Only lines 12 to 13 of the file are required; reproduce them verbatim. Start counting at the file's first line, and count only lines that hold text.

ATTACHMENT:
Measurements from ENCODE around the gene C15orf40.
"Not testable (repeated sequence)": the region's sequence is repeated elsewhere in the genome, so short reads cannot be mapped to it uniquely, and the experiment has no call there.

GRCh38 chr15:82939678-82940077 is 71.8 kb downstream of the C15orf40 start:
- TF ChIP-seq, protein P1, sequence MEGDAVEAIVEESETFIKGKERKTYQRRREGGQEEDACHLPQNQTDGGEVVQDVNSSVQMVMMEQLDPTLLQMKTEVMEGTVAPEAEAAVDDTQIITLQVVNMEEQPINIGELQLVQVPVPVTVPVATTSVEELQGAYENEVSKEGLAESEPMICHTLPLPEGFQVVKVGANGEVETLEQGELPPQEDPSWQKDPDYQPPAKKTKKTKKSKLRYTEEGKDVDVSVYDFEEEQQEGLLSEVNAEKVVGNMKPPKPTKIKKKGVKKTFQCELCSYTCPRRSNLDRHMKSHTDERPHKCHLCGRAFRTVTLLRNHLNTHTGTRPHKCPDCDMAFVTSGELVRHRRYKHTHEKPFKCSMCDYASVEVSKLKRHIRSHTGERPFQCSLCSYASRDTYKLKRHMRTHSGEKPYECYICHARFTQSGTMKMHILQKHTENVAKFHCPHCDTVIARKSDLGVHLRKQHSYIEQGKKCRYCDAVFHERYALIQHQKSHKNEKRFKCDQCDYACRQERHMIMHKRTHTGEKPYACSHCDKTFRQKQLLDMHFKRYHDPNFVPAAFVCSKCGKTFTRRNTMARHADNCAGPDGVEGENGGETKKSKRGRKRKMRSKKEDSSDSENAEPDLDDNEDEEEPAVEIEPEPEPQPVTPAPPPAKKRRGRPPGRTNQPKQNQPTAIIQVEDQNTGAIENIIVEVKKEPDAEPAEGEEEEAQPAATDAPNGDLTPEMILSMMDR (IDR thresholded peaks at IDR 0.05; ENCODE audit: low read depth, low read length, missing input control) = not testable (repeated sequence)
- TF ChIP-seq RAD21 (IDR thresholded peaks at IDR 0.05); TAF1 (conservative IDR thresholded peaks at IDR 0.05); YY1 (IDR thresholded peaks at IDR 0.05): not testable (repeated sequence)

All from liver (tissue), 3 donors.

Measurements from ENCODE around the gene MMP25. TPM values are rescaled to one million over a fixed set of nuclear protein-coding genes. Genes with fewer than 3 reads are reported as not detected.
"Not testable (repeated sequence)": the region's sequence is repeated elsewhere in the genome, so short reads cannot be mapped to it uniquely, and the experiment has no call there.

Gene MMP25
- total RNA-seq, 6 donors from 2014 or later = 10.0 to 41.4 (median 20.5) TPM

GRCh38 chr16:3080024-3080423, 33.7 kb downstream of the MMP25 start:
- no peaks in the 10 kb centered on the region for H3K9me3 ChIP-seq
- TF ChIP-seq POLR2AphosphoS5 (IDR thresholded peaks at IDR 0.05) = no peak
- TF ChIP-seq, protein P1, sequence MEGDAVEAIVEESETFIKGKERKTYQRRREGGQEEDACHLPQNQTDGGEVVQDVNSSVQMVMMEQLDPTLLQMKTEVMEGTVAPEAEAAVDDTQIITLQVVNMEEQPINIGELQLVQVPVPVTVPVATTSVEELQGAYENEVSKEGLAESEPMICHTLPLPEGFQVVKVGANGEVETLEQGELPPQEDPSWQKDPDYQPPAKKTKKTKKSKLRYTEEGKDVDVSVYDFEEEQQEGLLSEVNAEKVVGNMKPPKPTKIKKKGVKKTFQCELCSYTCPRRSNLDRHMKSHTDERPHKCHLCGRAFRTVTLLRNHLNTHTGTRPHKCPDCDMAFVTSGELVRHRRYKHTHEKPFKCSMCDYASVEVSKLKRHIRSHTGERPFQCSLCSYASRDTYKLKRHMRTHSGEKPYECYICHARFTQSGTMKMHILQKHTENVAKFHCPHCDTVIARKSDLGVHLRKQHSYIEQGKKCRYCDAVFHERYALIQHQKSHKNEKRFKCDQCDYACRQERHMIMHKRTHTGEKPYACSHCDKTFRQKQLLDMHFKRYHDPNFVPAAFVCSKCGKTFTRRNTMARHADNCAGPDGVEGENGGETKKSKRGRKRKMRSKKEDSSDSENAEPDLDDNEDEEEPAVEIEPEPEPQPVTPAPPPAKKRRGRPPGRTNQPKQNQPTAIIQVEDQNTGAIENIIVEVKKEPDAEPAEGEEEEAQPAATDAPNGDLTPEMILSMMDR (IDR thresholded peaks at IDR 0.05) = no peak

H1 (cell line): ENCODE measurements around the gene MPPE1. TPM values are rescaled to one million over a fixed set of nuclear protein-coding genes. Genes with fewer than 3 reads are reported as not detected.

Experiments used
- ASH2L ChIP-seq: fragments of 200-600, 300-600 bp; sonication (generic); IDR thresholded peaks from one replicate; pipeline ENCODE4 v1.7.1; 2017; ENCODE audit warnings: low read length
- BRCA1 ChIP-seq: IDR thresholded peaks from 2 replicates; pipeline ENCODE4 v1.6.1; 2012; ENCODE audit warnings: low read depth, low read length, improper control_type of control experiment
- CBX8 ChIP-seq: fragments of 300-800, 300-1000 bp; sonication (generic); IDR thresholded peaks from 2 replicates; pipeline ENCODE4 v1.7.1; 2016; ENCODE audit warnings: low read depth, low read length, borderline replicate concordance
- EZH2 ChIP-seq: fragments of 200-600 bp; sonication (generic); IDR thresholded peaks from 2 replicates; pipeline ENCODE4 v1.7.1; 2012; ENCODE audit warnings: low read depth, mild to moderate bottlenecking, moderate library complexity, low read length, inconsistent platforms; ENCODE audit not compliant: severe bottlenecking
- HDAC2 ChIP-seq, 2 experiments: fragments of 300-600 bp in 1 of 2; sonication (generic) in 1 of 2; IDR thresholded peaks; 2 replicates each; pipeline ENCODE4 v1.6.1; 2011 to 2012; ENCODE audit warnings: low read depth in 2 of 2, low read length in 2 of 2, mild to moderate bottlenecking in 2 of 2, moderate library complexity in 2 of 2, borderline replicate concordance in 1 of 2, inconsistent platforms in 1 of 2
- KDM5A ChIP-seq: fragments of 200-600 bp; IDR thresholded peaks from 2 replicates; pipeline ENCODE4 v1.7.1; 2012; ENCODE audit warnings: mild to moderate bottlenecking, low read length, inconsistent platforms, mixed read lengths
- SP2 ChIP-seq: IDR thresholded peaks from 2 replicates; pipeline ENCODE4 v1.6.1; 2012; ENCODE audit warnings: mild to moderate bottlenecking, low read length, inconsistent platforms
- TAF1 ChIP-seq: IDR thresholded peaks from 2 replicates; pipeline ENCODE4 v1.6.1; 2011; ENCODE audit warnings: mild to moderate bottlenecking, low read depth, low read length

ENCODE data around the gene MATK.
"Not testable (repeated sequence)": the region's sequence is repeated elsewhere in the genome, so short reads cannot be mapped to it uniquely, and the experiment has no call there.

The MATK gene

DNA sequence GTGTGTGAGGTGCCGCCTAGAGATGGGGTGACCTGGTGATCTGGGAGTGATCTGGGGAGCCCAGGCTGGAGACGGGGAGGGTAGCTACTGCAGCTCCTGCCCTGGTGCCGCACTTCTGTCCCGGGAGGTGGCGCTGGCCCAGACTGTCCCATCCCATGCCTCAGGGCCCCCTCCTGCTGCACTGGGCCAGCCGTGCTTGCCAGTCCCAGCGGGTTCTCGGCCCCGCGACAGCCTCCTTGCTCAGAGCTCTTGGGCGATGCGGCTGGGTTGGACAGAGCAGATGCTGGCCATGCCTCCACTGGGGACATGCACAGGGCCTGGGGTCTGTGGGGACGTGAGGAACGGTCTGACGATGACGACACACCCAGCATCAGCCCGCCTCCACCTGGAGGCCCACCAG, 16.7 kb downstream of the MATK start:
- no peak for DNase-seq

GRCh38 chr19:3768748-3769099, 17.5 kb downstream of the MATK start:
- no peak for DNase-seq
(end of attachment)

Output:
- no peaks in the 10 kb centered on the region for H3K9me3 ChIP-seq
- TF ChIP-seq POLR2AphosphoS5 (IDR thresholded peaks at IDR 0.05) = no peak